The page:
I might be in the minority on this, but the speeches have always been my favourite part of any wedding. I even love a bad speech.
The tradition whereby only The Men get to give them seems anachronistic, though – why shouldn’t the bride, her mother or a bridesmaid also have a say?
Apparently it’s becoming more usual for the bride to ‘reply’ after the groom’s speech, but so far this has only been the case at two of the 20 or more weddings I’ve attended.
The persistence of this particular tradition (in the UK at least) may stem from the fact that speaking in public is often such a daunting prospect. I know several grooms, best men and fathers of the bride who have dreaded their speech so much that it has completely clouded the part of the day preceding it.
The persistence of this tradition may stem from the fact that speaking in public is often such a daunting prospect
So, as long as the bride can use the excuse of ‘tradition’ to let her off this particular hook, why shouldn’t she take advantage of it?
That was what I planned to do, at least, until I went for a long walk and found myself thinking about what I might say, if I were going to give a speech.
I’d certainly mention my mother-in-law, I thought, mentally drafting an affectionate tribute. Then I’d move on to the talents and accomplishments of the Groom-to-Be’s family and how, in taking his surname, I have rather a lot to live up to.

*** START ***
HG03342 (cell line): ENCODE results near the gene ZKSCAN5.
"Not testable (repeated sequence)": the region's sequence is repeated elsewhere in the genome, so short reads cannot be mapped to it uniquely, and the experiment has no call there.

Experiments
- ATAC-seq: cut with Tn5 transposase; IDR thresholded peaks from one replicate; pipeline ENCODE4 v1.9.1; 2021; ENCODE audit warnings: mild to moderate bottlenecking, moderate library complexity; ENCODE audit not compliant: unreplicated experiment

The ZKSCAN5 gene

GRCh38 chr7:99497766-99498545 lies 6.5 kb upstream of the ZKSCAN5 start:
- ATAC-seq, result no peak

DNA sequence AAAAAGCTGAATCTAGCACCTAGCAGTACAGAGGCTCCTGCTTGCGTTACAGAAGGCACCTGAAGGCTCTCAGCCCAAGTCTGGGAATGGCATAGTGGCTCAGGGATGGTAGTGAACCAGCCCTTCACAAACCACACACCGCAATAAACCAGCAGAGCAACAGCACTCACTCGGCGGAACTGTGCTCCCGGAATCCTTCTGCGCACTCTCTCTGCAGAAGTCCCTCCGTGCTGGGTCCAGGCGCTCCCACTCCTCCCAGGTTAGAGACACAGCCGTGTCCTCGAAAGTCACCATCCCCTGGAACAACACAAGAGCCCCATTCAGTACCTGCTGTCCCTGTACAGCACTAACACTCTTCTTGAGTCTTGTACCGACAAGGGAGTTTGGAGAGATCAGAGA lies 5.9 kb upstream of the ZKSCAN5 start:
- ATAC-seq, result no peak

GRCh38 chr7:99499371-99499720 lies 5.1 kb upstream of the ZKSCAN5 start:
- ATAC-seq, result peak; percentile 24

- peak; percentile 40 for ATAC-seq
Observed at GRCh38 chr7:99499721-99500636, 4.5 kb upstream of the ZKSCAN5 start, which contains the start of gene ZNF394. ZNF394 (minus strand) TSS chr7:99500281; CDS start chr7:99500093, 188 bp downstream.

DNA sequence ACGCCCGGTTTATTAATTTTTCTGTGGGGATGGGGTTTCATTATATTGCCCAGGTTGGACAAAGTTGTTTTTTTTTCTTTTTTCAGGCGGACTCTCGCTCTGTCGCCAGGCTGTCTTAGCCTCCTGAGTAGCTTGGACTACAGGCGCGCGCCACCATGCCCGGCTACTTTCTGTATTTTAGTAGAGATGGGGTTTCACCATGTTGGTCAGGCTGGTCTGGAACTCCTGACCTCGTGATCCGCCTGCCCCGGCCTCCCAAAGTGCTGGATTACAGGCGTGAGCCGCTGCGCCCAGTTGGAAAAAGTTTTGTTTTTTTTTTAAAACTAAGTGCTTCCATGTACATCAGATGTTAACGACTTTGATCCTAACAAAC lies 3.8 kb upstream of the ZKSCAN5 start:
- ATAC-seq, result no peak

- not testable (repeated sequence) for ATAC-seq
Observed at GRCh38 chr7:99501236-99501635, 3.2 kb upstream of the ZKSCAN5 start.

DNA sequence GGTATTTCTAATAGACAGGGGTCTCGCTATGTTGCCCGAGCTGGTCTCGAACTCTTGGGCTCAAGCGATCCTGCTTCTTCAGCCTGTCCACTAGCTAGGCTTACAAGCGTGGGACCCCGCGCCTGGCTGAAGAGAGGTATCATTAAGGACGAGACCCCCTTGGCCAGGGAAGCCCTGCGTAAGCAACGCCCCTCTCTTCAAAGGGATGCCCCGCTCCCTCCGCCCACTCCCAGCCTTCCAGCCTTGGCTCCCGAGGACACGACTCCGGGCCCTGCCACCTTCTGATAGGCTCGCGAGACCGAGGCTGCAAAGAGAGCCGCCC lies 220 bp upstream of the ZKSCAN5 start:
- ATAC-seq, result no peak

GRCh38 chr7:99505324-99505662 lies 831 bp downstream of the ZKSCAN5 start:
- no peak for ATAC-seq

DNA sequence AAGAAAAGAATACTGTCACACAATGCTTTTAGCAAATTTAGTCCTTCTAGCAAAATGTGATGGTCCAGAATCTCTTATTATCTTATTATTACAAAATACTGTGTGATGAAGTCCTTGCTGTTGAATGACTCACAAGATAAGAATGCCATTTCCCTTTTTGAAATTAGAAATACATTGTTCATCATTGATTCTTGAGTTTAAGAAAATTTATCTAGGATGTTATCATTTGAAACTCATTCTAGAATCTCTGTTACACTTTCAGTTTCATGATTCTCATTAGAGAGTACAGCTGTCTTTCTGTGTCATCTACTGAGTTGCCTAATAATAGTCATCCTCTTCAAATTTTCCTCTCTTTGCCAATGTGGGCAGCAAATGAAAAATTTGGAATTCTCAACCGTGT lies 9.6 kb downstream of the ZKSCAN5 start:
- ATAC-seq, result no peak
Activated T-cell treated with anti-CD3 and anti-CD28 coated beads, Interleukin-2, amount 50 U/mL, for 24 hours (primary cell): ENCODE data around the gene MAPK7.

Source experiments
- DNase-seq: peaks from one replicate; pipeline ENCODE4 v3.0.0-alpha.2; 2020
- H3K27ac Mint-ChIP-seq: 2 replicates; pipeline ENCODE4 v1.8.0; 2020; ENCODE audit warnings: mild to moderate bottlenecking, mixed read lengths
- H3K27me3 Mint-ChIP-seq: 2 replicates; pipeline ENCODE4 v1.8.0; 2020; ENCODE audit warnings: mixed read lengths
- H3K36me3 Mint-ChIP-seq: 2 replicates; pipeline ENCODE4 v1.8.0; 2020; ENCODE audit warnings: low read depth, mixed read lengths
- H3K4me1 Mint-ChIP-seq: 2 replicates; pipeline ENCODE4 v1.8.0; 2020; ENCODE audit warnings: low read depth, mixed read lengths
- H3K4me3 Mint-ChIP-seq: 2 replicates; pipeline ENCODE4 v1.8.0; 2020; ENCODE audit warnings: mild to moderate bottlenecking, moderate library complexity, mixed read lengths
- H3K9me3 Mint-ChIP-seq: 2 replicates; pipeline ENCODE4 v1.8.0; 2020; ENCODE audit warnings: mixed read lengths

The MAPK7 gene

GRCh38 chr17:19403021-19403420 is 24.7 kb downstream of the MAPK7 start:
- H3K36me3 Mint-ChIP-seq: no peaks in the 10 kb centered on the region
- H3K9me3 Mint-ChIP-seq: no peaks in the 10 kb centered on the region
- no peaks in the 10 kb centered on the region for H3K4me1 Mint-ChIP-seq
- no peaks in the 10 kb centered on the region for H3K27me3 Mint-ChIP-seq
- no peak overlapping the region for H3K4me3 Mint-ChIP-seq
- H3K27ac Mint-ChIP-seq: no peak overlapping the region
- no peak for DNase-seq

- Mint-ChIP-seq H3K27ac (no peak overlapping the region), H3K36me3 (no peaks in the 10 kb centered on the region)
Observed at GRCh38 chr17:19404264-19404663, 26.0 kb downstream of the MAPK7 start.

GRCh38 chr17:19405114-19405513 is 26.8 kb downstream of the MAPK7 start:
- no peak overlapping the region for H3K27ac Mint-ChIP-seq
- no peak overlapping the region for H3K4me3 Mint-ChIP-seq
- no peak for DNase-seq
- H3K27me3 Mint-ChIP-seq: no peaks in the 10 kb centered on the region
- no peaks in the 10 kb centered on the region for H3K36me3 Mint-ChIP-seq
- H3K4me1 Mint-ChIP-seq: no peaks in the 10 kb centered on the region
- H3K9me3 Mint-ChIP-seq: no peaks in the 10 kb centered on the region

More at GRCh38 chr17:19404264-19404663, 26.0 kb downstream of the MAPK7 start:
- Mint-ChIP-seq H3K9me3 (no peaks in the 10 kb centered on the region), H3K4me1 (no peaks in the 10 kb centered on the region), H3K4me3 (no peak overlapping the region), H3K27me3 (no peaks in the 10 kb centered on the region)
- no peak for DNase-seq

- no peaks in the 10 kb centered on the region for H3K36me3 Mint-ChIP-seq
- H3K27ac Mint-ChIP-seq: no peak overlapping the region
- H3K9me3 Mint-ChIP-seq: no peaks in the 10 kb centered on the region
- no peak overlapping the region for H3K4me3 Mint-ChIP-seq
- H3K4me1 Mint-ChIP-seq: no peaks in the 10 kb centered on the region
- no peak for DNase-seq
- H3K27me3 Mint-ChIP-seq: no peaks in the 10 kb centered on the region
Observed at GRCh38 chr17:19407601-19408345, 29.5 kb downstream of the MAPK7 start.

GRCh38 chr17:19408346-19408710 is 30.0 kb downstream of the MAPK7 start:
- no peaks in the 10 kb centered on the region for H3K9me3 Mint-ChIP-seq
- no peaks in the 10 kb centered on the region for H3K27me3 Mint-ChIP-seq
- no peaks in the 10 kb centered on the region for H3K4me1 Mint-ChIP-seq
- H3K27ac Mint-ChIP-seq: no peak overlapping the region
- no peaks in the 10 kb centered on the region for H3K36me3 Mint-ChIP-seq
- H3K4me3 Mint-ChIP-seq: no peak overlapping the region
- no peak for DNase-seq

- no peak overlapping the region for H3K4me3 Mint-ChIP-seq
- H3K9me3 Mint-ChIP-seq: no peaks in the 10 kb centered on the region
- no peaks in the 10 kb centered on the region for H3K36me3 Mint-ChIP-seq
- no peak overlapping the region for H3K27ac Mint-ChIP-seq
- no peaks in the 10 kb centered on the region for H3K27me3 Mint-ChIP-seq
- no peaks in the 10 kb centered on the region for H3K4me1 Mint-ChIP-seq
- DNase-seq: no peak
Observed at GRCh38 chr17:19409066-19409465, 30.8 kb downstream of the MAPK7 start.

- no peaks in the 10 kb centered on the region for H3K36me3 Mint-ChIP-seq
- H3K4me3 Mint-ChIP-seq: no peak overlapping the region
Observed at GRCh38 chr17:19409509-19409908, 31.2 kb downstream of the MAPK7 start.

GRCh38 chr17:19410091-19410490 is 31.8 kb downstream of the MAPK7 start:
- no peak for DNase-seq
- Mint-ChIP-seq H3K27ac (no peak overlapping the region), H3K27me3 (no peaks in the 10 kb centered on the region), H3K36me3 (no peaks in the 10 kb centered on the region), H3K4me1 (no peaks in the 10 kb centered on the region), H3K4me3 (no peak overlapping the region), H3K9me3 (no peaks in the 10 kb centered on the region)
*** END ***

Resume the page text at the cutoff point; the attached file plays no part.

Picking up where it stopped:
And I would mention his humour and patience, how much he plays down his professional achievements, and how his own four stints as best man speak clearly to his loyalty and friendship.
Then I would mention how, when I consider why I’m rather keen on the prospect of marrying him, I’m reminded of a quote from Jane Austen’s Persuasion:
[Anne]: “My idea of good company…is the company of clever, well-informed people, who have a great deal of conversation; that is what I call good company.”
“You are mistaken”’ said Wentworth gently, “that is not good company, that is the best.”
By the time my walk is over, my ‘speech’ has been almost entirely written in my head. Fortunately, unlike The Men, I still have a few weeks to decide whether or not I’m actually going to give it…
Will you be speaking at your wedding? Find out more about Debrett’s public speaking courses by calling 020 3705 2210 or emailing OllyWalker@debretts.co.uk.
In the event of tipsy hecklers, faulty microphones or a sudden coughing fit (sound familiar?), Debrett’s academy director Rupert Wesson has also shared some advice on what to do when your speech goes wrong.
Days remaining: 28
Spend: As before.